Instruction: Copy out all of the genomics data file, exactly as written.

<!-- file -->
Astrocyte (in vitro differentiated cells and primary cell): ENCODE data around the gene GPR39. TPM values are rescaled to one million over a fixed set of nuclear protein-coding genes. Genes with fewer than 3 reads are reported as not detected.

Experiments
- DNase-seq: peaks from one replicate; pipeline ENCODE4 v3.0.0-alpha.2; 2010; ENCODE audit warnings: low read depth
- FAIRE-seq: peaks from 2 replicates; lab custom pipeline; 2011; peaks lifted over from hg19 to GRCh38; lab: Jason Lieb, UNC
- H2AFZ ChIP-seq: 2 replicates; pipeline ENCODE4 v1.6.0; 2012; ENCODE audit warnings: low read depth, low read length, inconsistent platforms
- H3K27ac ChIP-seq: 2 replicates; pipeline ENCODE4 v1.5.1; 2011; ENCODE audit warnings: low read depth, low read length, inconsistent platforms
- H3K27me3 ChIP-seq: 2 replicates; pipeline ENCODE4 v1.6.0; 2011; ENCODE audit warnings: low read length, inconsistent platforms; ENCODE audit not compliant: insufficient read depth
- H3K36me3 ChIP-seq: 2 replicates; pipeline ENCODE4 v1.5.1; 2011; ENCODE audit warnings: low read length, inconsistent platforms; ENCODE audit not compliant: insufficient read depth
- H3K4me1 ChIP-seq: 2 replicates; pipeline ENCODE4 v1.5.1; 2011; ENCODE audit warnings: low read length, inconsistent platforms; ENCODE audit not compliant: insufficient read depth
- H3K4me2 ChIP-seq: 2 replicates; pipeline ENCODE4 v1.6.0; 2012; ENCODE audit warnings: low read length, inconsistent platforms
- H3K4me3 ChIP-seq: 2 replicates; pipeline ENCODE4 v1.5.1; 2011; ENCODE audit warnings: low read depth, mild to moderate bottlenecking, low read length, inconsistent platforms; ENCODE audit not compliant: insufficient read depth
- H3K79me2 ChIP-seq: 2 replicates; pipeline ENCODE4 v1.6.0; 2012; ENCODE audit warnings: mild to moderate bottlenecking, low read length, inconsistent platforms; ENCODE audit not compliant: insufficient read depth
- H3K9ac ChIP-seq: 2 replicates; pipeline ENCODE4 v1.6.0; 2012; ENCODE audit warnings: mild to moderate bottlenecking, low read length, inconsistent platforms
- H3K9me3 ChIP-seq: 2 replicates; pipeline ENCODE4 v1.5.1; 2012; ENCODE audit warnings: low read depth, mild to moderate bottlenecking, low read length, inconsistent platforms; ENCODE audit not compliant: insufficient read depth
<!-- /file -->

Astrocyte (in vitro differentiated cells and primary cell): ENCODE data around the gene GPR39. TPM values are rescaled to one million over a fixed set of nuclear protein-coding genes. Genes with fewer than 3 reads are reported as not detected.

Experiments
- DNase-seq: peaks from one replicate; pipeline ENCODE4 v3.0.0-alpha.2; 2010; ENCODE audit warnings: low read depth
- FAIRE-seq: peaks from 2 replicates; lab custom pipeline; 2011; peaks lifted over from hg19 to GRCh38; lab: Jason Lieb, UNC
- H2AFZ ChIP-seq: 2 replicates; pipeline ENCODE4 v1.6.0; 2012; ENCODE audit warnings: low read depth, low read length, inconsistent platforms
- H3K27ac ChIP-seq: 2 replicates; pipeline ENCODE4 v1.5.1; 2011; ENCODE audit warnings: low read depth, low read length, inconsistent platforms
- H3K27me3 ChIP-seq: 2 replicates; pipeline ENCODE4 v1.6.0; 2011; ENCODE audit warnings: low read length, inconsistent platforms; ENCODE audit not compliant: insufficient read depth
- H3K36me3 ChIP-seq: 2 replicates; pipeline ENCODE4 v1.5.1; 2011; ENCODE audit warnings: low read length, inconsistent platforms; ENCODE audit not compliant: insufficient read depth
- H3K4me1 ChIP-seq: 2 replicates; pipeline ENCODE4 v1.5.1; 2011; ENCODE audit warnings: low read length, inconsistent platforms; ENCODE audit not compliant: insufficient read depth
- H3K4me2 ChIP-seq: 2 replicates; pipeline ENCODE4 v1.6.0; 2012; ENCODE audit warnings: low read length, inconsistent platforms
- H3K4me3 ChIP-seq: 2 replicates; pipeline ENCODE4 v1.5.1; 2011; ENCODE audit warnings: low read depth, mild to moderate bottlenecking, low read length, inconsistent platforms; ENCODE audit not compliant: insufficient read depth
- H3K79me2 ChIP-seq: 2 replicates; pipeline ENCODE4 v1.6.0; 2012; ENCODE audit warnings: mild to moderate bottlenecking, low read length, inconsistent platforms; ENCODE audit not compliant: insufficient read depth
- H3K9ac ChIP-seq: 2 replicates; pipeline ENCODE4 v1.6.0; 2012; ENCODE audit warnings: mild to moderate bottlenecking, low read length, inconsistent platforms
- H3K9me3 ChIP-seq: 2 replicates; pipeline ENCODE4 v1.5.1; 2012; ENCODE audit warnings: low read depth, mild to moderate bottlenecking, low read length, inconsistent platforms; ENCODE audit not compliant: insufficient read depth